Chilling Chat Episode 162 Marge Simon

chillingchat

Marge Simon lives in Ocala, FL. She edits a column for the HWA Newsletter, “Blood & Spades: Poets of the Dark Side,” and serves on Board of Trustees.  She is the second womanmarge 2016 bw to be acknowledged by the SF &F Association with a Grand Master Award. She has won the Bram Stoker Award, the Rhysling Award, Elgin, Dwarf Stars and Strange Horizons Readers’ Award. Marge’s poems and stories have appeared in Silver Blade, Bete Noire, Urban Fantasist, Daily Science Fiction, You, Human; Chiral Mad 2 and 3; and Scary Out There, to name a few. She attends the ICFA annually as a guest poet/writer and is on the board of the Speculative Literary Foundation.

Marge is a talented woman with a great sense of humor. We spoke of collaborations, war, and evil women. 

NTK: Thank you for chatting with me, Marge. It’s an honor to speak with you.

MS: Thanks for doing this, Naching!

NTK: You’re welcome. Let’s begin with WAR: Dark Poems, your new collaboration with Alessandro Manzetti. Tell us a little about the book.

MS: The collaborative experience has been incredible in many ways. Alessandro invited me a couple of years ago now, at the Stokercon in Vegas. He and his lovely wife, Sanda, took me to lunch (and Paolo de Oriezo was also there.) Sanda gave me a t-shirt that said “I heart Roma” (that’s where they were living before they moved to Trieste)—what lovely folks! And, as I sipped my Chardonnay, he asked me if I’d like to collaborate on a collection. I said, “Oh, yes! And, what is the topic?” “War,” he replied. I was instantly amazed and excited and of course I said, “YES!” War is one of my topics for poems of all sorts. It’s true.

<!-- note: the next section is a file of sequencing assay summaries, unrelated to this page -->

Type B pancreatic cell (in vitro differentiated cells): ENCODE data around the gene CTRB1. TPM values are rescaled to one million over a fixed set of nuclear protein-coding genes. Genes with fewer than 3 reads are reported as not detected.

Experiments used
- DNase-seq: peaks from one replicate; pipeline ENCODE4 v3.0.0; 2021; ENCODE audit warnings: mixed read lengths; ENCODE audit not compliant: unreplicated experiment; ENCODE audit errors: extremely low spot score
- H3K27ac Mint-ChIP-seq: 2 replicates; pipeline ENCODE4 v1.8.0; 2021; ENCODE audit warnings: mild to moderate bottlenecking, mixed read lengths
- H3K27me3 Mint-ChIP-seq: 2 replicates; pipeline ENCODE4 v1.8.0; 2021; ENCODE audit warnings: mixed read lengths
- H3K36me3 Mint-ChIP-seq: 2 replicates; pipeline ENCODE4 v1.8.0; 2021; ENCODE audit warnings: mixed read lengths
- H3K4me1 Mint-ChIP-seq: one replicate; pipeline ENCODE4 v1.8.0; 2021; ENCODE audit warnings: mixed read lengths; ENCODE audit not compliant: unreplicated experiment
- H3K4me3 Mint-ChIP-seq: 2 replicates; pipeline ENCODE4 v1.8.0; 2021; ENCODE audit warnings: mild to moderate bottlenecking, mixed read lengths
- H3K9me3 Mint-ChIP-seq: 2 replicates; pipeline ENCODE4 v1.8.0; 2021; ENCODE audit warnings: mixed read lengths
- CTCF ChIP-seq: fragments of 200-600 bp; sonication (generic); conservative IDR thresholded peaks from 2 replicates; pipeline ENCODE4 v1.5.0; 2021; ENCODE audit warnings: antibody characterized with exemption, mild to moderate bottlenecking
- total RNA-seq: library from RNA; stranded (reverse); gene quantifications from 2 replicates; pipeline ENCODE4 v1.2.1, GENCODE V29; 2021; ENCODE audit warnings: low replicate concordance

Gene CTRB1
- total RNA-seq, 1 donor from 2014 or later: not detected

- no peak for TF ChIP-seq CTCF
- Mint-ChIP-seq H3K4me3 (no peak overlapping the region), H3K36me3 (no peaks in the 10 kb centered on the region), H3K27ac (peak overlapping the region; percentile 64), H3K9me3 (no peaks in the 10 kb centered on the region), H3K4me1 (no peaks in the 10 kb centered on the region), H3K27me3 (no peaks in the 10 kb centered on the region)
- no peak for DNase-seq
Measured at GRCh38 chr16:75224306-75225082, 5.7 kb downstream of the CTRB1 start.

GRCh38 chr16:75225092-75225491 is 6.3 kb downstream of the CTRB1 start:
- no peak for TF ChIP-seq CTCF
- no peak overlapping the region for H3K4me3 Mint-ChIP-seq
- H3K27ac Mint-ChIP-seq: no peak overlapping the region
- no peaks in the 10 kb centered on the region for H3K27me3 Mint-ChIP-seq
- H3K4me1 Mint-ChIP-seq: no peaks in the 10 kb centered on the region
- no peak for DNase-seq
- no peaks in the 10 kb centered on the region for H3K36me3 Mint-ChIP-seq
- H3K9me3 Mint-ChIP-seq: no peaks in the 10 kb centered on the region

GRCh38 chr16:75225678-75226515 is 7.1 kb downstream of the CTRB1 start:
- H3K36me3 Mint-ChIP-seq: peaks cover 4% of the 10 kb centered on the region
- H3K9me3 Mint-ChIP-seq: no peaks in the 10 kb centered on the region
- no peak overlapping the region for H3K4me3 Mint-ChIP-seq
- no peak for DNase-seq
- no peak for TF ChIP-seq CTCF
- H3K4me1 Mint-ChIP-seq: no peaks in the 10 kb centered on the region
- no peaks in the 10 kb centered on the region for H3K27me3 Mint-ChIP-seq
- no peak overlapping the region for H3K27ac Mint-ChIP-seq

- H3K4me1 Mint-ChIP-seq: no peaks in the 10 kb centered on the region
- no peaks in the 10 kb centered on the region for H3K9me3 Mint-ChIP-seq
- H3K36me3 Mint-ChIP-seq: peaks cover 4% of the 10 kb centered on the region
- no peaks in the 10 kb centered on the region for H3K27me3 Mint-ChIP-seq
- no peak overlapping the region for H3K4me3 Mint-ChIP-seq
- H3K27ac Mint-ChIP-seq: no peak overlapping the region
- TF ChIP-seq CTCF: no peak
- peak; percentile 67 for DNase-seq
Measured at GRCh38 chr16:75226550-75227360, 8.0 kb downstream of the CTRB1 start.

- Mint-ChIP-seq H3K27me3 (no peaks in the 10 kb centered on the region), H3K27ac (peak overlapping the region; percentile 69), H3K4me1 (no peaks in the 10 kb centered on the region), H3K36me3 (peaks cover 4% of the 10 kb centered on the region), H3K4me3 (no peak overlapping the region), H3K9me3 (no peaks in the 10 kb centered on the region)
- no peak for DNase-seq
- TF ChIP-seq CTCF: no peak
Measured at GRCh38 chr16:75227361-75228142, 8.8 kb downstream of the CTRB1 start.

It was a totally new experience to collaborate with a man who has such a fine grasp of history—he had me researching all of our collaborative work just so I could get a grasp of what his poem stanzas were about. I learned so much (and here at my age, you would think I’d know it all—NOT!)

NTK: What’s it like to collaborate on a poetry book? Did you write poems together? Or, did you each contribute your own work?

MS: Poems together? I guess you think Marge writes one line or stanza and then Alessandro writes another until it’s done? No, not like that. Alessandro would start the collaborations—which was fine with me! He’d send me maybe five-seven stanzas and that was the base for me to go with. So, I’d write more when I had the right response in mind (“response” meaning continuation.) Sometimes, we’d move stanzas around so they worked better.

Alessandro kind of mapped out the book’s progress as we went along. Individual poems and collaborative poems—he is a maestro at such details.

NTK: That’s awesome! You drew inspiration from each other. And, the poems mesh together so well. Did you have any individual contributions you’d like to expound on?

WAR: Dark Poems by [Manzetti, Alessandro, Simon, Marge]MS: I do. The Mandingo Wars [for one.] I was going for finding wars around the world in history and was thinking, Roots and Kunte Kinte (being Mandingo) and all about the Mandingo Wars against the French, led by Samory Toure. [I ]also (being of Scottish descent) had to include the Battle of Culloden which is so well reenacted in Outlander. Found a song about it, quoted that at the start of the poem. AND, another particularly sad war which ended with the Trail of Tears and the horrors of the once proud Cheyenne Nation being moved thousands of miles on foot from their reservation and homeland. I felt very strongly about these events. Then, too, I had to address the unconscionable deeds of Dr. Mengele in “Chocolates for Twins.” No magazine would take it for publication. But, these horrors DID happen.